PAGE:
Sunday, September 19, 2010

The Old Man and The Jeter Card

As I was surfing the web at work during a quick break last week I stumbled across the following story.

To say Derek Jeter and his acting job in the game against the Rays has been blown out of proportion is a bit of understatement. Luckily (at least for me) I don’t spend much time these days watching Sportscenter or listening to talk radio, therefore I was spared much of the pseudo-outrage that comes out of these incidents.

Did he overact, yes. Should his entire career be called into question because of it? No. I don’t like the Yankees, and I don’t care much for their iconic captain, but I have to agree with him. His job is to get on base, the umpire’s job is figure what happened and get the call right.

The outcries for justice have been amusing. Even in the comments section in the linked story above the indignation is laughable. Jeter, for his entire career, has kept things pretty clean. He plays the game the “right way” which I take to mean he plays hard, keeps his mouth shut and doesn’t embarrass himself or his team. To think that 3 seconds of amateurish mock pain ruins all of that is ludicrous.

Despite the name of the store not being mentioned I’m pretty sure I know what card shop is referenced in the story. Seeing how I can only remember one shop being located in Largo, and it’s definitely the kinds that would cater to a man in his 80’s. Beckett is king and pack selection is limited at best. The owner does have an extensive commons collection in the back that he will let you go through for set-filling needs, which is nice, but there is no use going in there for any other reason.

What made me chuckle while reading the article is the image of an 87 year old man getting up from his couch and shuffling over to his house, sorting through his cards and taking one card and, with trembling fingers ripping it to shreds, mumbling to himself about “these damn whippersnappers” and how things were done “back in my day”. In other words acting like Grandpa Simpson.

Initially I cringed at the thought of a card, any card being destroyed. It’s a holdover from my formative collecting years. I’ve always treated my cards fairly well be they commons or game used gems. They are stored in properly marked card boxes. I make sure my hands are clean when I handle them. All habits I started as a kid. After all, when I started collecting as a kid every single 1988 Topps that I had was going to be worth tens of dollars when I was older.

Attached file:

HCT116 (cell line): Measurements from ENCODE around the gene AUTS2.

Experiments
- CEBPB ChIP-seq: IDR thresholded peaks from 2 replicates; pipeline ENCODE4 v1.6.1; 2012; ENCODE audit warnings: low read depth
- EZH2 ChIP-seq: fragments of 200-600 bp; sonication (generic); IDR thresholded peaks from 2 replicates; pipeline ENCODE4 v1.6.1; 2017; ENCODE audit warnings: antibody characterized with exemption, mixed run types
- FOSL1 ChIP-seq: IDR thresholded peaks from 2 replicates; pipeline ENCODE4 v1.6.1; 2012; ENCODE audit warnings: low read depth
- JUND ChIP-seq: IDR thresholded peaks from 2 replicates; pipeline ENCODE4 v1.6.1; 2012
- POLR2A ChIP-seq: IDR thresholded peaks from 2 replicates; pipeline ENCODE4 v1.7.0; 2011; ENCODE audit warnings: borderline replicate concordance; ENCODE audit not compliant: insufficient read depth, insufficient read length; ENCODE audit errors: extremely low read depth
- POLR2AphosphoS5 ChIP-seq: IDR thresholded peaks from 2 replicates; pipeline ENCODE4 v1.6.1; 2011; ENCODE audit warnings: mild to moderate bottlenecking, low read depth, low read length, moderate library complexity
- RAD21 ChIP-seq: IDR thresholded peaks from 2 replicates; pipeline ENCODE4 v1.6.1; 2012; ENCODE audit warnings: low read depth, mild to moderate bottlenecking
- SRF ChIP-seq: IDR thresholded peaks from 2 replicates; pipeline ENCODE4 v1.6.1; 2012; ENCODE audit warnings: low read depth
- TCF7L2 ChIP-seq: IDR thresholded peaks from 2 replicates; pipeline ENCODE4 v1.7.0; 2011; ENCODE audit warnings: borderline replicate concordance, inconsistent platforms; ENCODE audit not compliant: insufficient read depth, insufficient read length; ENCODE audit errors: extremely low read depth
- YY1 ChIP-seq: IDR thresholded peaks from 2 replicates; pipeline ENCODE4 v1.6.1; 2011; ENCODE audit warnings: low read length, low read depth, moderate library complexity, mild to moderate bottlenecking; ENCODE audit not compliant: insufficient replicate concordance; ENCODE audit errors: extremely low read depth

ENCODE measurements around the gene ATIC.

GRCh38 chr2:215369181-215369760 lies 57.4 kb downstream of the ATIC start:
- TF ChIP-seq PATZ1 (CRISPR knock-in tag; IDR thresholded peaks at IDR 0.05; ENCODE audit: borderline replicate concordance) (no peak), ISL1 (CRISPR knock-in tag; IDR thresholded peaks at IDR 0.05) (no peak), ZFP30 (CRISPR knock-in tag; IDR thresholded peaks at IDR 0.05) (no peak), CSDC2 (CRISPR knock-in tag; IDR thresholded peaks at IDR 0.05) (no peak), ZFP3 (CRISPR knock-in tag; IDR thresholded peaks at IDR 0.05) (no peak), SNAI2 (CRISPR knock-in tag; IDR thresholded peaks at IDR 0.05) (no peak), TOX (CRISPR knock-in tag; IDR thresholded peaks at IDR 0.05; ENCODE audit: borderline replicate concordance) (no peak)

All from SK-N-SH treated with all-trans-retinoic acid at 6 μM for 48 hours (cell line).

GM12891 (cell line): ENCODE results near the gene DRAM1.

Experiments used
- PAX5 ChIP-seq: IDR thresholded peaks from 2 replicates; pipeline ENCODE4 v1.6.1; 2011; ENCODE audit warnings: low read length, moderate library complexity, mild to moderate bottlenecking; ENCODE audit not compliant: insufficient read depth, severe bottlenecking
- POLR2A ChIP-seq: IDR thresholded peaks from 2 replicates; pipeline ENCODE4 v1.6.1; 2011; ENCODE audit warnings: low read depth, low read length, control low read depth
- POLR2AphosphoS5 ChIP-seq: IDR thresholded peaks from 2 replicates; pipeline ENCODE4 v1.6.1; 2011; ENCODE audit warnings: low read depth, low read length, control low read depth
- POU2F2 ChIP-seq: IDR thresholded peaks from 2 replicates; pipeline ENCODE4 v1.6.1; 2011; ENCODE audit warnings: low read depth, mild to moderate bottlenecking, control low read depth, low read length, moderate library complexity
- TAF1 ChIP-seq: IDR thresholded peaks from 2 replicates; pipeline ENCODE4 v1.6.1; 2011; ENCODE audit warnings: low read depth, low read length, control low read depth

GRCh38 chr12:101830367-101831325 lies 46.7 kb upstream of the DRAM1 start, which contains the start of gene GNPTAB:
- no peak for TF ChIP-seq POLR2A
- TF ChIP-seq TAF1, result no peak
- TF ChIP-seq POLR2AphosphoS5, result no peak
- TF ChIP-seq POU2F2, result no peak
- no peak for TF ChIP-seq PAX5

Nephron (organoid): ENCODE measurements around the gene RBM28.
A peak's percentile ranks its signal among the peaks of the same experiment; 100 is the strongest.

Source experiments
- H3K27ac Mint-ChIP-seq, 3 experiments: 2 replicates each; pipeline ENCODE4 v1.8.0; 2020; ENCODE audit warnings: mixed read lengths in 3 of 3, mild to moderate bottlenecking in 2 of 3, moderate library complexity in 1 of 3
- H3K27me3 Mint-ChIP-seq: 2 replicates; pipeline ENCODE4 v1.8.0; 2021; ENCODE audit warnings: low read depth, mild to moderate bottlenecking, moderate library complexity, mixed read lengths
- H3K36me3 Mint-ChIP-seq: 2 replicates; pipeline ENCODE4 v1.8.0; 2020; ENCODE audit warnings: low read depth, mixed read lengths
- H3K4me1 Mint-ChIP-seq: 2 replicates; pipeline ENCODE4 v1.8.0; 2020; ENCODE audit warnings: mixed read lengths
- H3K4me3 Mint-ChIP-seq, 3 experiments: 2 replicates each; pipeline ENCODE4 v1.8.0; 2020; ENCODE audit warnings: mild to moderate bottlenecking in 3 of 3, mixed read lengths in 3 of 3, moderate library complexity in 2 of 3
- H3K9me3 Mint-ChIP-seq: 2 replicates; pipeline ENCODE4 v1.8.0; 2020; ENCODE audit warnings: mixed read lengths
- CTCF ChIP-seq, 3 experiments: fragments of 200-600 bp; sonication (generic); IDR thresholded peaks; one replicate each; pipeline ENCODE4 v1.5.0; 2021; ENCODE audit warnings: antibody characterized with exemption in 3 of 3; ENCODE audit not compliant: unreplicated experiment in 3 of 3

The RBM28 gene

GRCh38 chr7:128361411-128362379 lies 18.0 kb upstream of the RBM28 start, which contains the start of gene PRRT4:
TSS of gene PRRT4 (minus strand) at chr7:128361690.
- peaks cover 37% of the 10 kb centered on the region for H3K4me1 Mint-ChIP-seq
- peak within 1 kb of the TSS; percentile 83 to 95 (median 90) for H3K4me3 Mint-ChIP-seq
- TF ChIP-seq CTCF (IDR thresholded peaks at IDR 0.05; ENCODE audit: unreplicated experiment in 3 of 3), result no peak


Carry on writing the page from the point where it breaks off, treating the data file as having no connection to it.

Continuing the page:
When I was wee little collector I was in our basement sorting cards. It was probably a Friday night and I had them set on a card table so I could watch TV at the same time. I’m not sure, but there is a 92.3% chance that one of the original Star Wars movies was on. What can I say - I was a playa even back in those days.

For some reason my older sister came down and we got into an argument about something. There was some yelling and as an infuriated pre-teen I slammed my fist down onto the table upsetting a cup of water that was on the table next to a stack of cards. Needless to say some cards were ruined. I went apocalyptic. Yells became screams of rage, I may have been speaking in tongues. There may also have been tears, and I definitely have flipped the table over. I don’t remember everything, I’m sure my young, fragile brain blocked some of the memories to prevent permanent mental damage.

I don’t remember what the argument was even about, and I’m sure if you asked my sister she probably doesn’t remember any of it. What I do remember is the punch in the gut feeling knowing that cards were ruined, I had rendered them worthless. Of course, the older me realizes that they worthless before being covered in delicious Baltimore tap water, but at that time each and every Topps common card was valuable to me.

Now that I’m “old” I realize that they are just pictures of men with stats on the back. They aren’t sacred. If someone wants to cut them up to create art that’s cool. If people want to draw on them to make funny jokes, that’s cool. If an old man wants to flush Derek Jeter down a toilet that’s cool too. After all, that means there is one less of them out in the world, thus making the ones available incrementally more valuable.

So, loyal readers, what are your thoughts? Have you ever destroyed cards on purpose? Should those that do be stretched on the rack?

1 comment:

shanediaz82 said...

I once threw out a 600 count box of cards. They were junk wax era hockey and were in terrible, beat up condition. I'll take vintage cards in any shape or form but knowing that there were literally millions of these out there and that they're worth nothing even mint there just wasn't a need to keep them around.